From analogue tape to CD, the advantage for the average consumer was obviously better quality and easier to select the track you wanted. (Although the format was a bit more fragile compared to tape)
From CD to MP3 the advantage was portability. You could cram hundreds of tracks into a small package. (with the introduction of slightly poorer quality and DRM)
But from CD/MP3 to all these high-def formats: What's in it for the consumer? Bugger all. How many people sit down and listen to music from a HiFi system, compared to those listening on the move? You're just not going to hear the difference with all the background noise while on the daily commute/treadmill/etc.
Agreed. Cisco have got previously tried and failed to enter the consumer area, so I doubt they'd have any interest in the phone part of the business.
Car acting as a hotspot for passenger devices, and being able to download latest traffic information for its satnav: Good idea.
Car integrating into your Twatter and Plebbook accounts...WTF?? Don't we have enough problems with peoples concentration being disturbed by the radio & smartphones whilst driving, without the manufacturers making it worse by integrating social networks into cars?
If your iPhone is grabbing free WiFi as you walk down the street, instead of using up your lovely and relatively expensive mobile data connection, that's a revenue threat to address
But iPhones (and I assume all the other smartphones) have done this since the beginning: Preferring to use WiFi for data when available over cellular.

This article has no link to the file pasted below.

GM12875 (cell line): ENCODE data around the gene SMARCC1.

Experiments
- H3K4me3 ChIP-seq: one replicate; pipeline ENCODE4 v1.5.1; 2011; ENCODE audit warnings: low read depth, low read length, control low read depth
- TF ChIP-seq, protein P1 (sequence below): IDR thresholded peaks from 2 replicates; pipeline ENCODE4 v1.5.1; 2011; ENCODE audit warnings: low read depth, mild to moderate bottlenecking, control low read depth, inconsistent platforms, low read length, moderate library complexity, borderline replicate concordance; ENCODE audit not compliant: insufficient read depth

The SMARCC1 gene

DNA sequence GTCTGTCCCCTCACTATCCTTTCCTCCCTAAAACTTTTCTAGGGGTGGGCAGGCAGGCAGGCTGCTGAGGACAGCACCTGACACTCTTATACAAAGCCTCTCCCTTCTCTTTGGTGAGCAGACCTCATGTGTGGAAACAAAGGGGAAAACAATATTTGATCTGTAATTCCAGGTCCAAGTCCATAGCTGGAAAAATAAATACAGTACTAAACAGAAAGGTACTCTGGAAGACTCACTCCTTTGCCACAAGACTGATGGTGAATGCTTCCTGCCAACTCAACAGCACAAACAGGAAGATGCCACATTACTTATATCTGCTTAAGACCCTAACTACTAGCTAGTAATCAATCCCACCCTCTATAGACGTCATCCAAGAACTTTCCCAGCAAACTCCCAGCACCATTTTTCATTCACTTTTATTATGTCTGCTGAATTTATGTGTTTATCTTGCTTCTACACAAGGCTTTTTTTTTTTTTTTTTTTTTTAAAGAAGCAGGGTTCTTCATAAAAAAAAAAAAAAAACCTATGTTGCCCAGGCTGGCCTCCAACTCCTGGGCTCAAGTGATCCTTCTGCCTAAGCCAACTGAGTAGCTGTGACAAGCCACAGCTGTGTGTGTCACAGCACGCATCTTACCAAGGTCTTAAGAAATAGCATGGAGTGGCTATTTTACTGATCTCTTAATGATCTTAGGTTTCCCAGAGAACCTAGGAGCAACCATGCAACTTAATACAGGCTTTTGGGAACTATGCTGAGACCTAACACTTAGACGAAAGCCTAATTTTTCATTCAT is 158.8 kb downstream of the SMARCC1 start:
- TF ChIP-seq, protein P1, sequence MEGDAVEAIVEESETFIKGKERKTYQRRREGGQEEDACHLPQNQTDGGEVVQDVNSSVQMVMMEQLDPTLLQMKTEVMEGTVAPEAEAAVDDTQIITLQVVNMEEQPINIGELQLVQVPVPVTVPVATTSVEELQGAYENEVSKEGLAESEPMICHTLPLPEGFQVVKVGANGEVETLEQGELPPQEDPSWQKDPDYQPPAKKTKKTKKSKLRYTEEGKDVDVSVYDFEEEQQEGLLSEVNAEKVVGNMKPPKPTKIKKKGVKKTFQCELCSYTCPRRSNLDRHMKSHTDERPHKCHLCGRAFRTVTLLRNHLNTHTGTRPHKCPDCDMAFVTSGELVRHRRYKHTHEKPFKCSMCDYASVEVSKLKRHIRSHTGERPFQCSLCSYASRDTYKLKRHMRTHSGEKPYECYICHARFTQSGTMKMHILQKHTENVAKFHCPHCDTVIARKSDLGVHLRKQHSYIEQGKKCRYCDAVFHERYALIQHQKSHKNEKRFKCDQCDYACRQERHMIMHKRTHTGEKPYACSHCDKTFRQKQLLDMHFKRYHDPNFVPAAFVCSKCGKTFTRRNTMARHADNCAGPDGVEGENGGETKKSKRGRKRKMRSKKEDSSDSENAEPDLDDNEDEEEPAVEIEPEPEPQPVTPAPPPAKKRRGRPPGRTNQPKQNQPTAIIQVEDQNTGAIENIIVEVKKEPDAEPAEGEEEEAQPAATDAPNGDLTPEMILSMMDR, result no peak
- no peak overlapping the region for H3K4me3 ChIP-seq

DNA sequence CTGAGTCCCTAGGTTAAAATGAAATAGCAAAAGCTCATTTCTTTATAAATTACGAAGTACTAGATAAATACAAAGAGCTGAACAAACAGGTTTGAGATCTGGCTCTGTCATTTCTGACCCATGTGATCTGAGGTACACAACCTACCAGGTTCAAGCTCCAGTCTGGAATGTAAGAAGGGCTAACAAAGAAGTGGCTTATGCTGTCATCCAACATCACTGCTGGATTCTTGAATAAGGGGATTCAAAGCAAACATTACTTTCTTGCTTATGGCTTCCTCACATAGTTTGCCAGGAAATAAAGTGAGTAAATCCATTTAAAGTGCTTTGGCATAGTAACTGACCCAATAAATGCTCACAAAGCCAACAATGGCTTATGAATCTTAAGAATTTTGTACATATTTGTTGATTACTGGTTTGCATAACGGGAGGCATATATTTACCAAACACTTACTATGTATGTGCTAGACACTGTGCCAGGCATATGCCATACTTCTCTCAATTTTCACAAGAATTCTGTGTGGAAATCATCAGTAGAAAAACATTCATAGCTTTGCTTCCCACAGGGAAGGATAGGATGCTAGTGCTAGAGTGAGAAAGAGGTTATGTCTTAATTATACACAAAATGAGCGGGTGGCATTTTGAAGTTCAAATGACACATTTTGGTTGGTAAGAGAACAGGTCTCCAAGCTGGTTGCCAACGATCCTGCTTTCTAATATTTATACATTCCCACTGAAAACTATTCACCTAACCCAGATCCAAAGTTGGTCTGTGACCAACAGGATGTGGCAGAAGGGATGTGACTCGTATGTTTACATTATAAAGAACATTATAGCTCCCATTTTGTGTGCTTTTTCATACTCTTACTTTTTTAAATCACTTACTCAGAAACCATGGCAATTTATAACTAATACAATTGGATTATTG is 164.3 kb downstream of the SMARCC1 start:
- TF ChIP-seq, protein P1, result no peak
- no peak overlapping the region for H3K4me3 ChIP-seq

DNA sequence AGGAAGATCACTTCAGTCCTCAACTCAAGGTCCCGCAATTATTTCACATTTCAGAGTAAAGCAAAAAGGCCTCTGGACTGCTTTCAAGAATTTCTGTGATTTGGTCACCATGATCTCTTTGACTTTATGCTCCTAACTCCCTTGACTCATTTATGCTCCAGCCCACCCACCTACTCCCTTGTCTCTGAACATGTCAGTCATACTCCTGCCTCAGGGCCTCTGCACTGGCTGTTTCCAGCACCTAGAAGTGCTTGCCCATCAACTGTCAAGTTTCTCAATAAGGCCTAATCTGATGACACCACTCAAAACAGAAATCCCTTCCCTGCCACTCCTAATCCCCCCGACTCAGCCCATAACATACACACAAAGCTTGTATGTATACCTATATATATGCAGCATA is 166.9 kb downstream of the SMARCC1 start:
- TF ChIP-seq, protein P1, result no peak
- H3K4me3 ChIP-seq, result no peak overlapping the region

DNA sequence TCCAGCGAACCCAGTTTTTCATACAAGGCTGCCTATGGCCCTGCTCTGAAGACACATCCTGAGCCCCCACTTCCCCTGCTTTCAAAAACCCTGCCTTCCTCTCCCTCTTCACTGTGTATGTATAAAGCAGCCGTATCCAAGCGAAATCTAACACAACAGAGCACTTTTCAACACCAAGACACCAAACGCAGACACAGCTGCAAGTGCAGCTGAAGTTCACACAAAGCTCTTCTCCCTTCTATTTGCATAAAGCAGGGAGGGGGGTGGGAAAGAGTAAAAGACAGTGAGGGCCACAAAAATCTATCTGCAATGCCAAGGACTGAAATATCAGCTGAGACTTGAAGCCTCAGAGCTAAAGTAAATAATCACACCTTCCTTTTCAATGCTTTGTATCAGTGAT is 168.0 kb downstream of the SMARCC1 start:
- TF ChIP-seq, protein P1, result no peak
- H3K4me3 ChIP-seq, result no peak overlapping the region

Re: Obscurity for security
Having seen ITIL (another government initiative, that assumes an infinite amount of manpower, time, meeting-rooms and budget to get anything done)
I'm no ITIL/PRINCE guru, but I've seen some introductory ITIL/PRINCE methodology documents. One of the things I remember about these things, is that the level of detail/paperwork you employ for a project should be proportional to the size/risk of the project.
If some project manager is insisting on unnecessary levels of paperwork & meetings, I suspect they're just making work to justify their existence rather than to benefit anyone.
Re: "HAL bug"
I read that HAL was so named because it was 1 letter ahead of IBM in the alphabet.
Repeatedly denied by Clarke & Kubrick.
"As is clearly stated in the novel (Chapter 16), HAL stands for Heuristically programmed ALgorithmic computer"
But don't we all already have a continuous time parameter: The Unix count of number of seconds since 1st Jan 1970?